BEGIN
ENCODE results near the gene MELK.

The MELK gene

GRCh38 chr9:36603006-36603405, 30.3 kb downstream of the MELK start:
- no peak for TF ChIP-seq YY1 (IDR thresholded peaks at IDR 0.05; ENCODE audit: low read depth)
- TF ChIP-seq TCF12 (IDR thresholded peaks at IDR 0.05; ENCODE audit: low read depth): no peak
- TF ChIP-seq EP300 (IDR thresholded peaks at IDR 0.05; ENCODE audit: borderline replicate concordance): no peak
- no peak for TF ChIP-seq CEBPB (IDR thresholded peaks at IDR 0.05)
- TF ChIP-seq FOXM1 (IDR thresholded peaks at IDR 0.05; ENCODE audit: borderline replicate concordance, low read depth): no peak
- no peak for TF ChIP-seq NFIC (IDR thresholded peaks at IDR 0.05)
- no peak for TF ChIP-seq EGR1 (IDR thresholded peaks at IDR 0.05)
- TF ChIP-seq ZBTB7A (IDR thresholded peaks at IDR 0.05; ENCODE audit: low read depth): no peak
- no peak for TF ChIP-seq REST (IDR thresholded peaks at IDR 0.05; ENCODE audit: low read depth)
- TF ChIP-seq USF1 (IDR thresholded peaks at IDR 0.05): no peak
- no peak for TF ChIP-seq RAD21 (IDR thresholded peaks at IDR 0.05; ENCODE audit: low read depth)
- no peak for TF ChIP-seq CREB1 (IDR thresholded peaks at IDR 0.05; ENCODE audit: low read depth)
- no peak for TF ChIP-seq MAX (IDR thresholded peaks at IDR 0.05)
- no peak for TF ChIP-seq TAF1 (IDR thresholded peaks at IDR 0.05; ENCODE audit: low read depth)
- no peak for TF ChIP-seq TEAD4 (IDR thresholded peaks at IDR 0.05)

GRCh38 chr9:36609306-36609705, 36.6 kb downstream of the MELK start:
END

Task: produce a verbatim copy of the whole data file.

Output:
ENCODE results near the gene MELK.

The MELK gene

GRCh38 chr9:36603006-36603405, 30.3 kb downstream of the MELK start:
- no peak for TF ChIP-seq YY1 (IDR thresholded peaks at IDR 0.05; ENCODE audit: low read depth)
- TF ChIP-seq TCF12 (IDR thresholded peaks at IDR 0.05; ENCODE audit: low read depth): no peak
- TF ChIP-seq EP300 (IDR thresholded peaks at IDR 0.05; ENCODE audit: borderline replicate concordance): no peak
- no peak for TF ChIP-seq CEBPB (IDR thresholded peaks at IDR 0.05)
- TF ChIP-seq FOXM1 (IDR thresholded peaks at IDR 0.05; ENCODE audit: borderline replicate concordance, low read depth): no peak
- no peak for TF ChIP-seq NFIC (IDR thresholded peaks at IDR 0.05)
- no peak for TF ChIP-seq EGR1 (IDR thresholded peaks at IDR 0.05)
- TF ChIP-seq ZBTB7A (IDR thresholded peaks at IDR 0.05; ENCODE audit: low read depth): no peak
- no peak for TF ChIP-seq REST (IDR thresholded peaks at IDR 0.05; ENCODE audit: low read depth)
- TF ChIP-seq USF1 (IDR thresholded peaks at IDR 0.05): no peak
- no peak for TF ChIP-seq RAD21 (IDR thresholded peaks at IDR 0.05; ENCODE audit: low read depth)
- no peak for TF ChIP-seq CREB1 (IDR thresholded peaks at IDR 0.05; ENCODE audit: low read depth)
- no peak for TF ChIP-seq MAX (IDR thresholded peaks at IDR 0.05)
- no peak for TF ChIP-seq TAF1 (IDR thresholded peaks at IDR 0.05; ENCODE audit: low read depth)
- no peak for TF ChIP-seq TEAD4 (IDR thresholded peaks at IDR 0.05)

GRCh38 chr9:36609306-36609705, 36.6 kb downstream of the MELK start: